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    1. Barbara Eden was the star, Mike, but almost every episode was from Major Nelson's (Hagman) point of view. For reasons I'll go into in a later post, he often got more screen time than Eden.

      I never read the novel FAIL-SAFE. Is it still in print? If you watch the second YouTube clip, Hagman talks about how the movie FAIL-SAFE was held back so it wouldn't compete with DR STRANGELOVE. There was more to it than that, perhaps more than Hagman was aware of. The author of the novel STRANGELOVE was based on (which incidentally was non-humorous; director Stanley Kubrick turned it into a comedy) sued the author of FAIL-SAFE, claiming the latter plagerized the former. It was settled out of court, but it strengthened Kubrick's demand that FAIL-SAFE be put on the shelf while his own movie was in theaters.

      I dimley recall Hagman (who was a notorious alcoholic) being against smoking, but it seems to me that Rob Reiner was the more evangelical of the two.

      Obviously, we disagree as to how good an actor Hagman was. As for "star" material, he WAS a star! He was one of the biggest TV stars of the 1980s. Only Bill Cosby was bigger. True, he wasn't a movie star, but a lot people with that label are, in my opionion, merely "seviceable."

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  5. I liked "I Dream Of Jennie" but Barbara Eden was the star or the more interesting charter and maybe he was envious ?
    Dallas was fun in the first year or two but it got boring for me. Never watched Dynasty, which was out at the same time ?
    I think your right about how he wanted a "Movie" career and not a TV one.
    One reason could be that in the US it was either or... where in the UK you never know who will pop up on the stage, tv or a movie, acting is acting where ever you are. In the US it is Movie Star that is the most important ! or gets the best parts, more money and more fans ? Although I think that could be changing ?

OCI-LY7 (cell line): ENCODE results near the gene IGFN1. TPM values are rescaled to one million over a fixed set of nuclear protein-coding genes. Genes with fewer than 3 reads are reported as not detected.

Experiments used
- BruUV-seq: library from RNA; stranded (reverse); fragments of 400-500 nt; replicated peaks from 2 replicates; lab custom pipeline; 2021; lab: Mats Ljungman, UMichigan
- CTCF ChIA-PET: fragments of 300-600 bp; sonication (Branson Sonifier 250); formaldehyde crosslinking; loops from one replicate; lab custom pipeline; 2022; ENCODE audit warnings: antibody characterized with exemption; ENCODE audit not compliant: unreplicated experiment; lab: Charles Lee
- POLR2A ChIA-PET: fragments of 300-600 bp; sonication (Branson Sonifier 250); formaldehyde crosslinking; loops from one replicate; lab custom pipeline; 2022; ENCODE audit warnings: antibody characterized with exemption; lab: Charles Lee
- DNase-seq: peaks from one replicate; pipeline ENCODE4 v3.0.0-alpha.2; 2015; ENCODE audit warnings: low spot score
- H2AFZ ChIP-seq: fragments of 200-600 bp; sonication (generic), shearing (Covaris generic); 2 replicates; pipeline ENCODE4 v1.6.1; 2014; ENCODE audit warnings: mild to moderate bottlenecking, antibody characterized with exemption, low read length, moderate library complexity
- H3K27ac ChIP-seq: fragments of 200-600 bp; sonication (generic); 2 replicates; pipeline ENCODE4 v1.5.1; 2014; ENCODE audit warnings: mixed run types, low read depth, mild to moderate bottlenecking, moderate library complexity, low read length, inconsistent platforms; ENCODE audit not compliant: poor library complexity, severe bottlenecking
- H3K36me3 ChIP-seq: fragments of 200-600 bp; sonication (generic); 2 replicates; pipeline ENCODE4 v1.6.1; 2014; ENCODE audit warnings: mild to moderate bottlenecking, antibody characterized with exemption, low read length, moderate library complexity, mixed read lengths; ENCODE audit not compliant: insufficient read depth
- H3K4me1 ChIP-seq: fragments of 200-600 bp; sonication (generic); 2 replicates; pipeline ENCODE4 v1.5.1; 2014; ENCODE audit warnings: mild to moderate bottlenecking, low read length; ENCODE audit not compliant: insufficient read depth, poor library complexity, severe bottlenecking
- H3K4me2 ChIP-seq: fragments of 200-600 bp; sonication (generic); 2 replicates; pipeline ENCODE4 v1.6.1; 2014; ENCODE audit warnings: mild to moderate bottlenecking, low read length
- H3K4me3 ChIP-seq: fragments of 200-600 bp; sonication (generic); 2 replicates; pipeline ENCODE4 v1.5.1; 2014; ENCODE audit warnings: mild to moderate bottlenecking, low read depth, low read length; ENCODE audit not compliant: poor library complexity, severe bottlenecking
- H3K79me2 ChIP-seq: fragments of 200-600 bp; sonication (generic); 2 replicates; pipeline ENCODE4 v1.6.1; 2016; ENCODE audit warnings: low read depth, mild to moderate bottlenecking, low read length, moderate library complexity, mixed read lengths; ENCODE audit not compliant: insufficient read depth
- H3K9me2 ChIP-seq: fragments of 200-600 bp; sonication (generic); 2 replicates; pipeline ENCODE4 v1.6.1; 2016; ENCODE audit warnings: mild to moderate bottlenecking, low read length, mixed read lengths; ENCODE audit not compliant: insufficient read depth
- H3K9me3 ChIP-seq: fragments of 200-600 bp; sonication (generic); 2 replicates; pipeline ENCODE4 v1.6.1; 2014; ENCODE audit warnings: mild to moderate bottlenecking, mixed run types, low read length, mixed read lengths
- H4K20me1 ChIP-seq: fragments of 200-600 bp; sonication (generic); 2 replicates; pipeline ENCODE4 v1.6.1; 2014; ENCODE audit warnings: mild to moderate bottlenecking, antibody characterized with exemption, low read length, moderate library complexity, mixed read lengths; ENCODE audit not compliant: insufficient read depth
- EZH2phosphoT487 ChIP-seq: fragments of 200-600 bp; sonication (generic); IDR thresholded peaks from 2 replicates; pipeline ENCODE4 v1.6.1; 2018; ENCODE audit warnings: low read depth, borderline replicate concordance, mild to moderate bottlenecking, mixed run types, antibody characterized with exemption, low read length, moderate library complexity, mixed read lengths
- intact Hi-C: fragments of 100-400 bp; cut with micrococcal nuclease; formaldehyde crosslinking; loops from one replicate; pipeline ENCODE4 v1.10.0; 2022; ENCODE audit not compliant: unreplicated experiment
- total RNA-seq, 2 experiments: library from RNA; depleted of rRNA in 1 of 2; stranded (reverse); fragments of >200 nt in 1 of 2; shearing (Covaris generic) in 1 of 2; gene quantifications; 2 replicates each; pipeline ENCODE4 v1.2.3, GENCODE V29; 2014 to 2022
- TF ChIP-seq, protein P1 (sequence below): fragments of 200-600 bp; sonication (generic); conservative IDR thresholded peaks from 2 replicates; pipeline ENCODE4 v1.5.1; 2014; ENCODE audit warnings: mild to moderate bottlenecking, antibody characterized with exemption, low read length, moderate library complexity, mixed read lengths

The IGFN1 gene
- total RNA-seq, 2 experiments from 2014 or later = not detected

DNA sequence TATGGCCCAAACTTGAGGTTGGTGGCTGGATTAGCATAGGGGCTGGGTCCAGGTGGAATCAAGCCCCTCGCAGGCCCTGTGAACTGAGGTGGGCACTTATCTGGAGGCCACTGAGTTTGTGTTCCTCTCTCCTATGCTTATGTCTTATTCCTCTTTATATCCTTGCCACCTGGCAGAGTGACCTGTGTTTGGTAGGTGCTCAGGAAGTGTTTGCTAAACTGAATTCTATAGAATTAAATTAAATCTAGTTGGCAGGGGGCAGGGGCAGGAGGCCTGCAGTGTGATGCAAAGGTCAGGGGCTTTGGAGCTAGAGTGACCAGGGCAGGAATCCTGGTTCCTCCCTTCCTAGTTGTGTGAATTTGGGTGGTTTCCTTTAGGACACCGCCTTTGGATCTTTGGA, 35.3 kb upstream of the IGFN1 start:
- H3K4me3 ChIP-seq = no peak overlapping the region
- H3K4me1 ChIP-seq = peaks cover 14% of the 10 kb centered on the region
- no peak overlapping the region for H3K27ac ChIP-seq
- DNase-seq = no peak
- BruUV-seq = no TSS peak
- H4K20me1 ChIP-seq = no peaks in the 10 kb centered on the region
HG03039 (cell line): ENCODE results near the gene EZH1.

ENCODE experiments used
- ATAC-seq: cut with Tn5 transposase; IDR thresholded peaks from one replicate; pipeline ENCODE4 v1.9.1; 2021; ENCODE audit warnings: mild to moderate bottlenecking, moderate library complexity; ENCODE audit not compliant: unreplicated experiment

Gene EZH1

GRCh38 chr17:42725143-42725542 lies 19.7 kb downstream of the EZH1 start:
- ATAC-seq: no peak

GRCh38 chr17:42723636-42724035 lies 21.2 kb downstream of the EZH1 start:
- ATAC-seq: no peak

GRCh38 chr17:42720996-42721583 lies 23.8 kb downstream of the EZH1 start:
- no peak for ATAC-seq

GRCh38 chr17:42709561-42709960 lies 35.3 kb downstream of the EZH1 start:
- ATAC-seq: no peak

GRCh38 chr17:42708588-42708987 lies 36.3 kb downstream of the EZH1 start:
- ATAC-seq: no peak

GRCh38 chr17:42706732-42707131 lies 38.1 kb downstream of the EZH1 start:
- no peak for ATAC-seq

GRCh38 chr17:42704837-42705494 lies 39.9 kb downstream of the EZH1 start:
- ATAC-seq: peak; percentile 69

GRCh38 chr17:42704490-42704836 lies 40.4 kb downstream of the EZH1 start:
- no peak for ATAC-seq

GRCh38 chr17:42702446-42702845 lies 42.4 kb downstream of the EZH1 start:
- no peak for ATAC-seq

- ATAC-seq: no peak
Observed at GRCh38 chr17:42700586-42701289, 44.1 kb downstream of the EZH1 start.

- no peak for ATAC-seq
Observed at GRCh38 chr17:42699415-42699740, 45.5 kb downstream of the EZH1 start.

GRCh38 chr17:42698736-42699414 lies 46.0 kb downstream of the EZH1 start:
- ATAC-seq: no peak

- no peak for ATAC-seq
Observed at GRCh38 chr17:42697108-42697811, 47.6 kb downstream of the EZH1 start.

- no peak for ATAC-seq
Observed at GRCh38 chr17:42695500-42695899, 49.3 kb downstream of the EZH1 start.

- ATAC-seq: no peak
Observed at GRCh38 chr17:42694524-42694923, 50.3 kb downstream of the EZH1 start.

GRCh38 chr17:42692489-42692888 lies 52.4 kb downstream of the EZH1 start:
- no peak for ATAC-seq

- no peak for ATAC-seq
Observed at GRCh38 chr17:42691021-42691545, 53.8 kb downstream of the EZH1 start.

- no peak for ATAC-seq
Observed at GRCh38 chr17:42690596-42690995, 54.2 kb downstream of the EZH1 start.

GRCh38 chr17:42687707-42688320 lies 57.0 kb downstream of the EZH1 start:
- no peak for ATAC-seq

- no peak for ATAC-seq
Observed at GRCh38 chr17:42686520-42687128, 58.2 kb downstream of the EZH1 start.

cheers, parsnip

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    1. Well, parnip, Barbara Eden's costume probably made her a more interesting character for millions of adolescent males watching. But I suggest you watch an old episode of JEANNIE sometime. Hagman often carries the episode, not because Eden was a bad actress (if anything, she's underrated) but because of the nature of comedy and the way the show was structured. As I said to Mike, I'll have more to say about this in a future post (I might have to write that future post pretty soon. I'm tempted to write it right here in the comment section). As for envy, it's my understanding Hagman and Eden got along very well with each other, though I suppose it's possible to get along with someone you're secretly envious of.

      You views of Dallas match mine, parnip. Surprise! Dynasty was a much more lurid knockoff of Dallas.

      As for the whole movie star vs TV star debate, a man who refers to his own success as a "fluke" seems to me to be after something more than money or fans. TV stars sometimes make more money and have more fans than a movie star. Unfortunatley, they also have to play the same role year in and year out. Had Hagman been a movie star, he would have played a bigger variety of characters, perhaps had meatier roles. Just speculation on my part.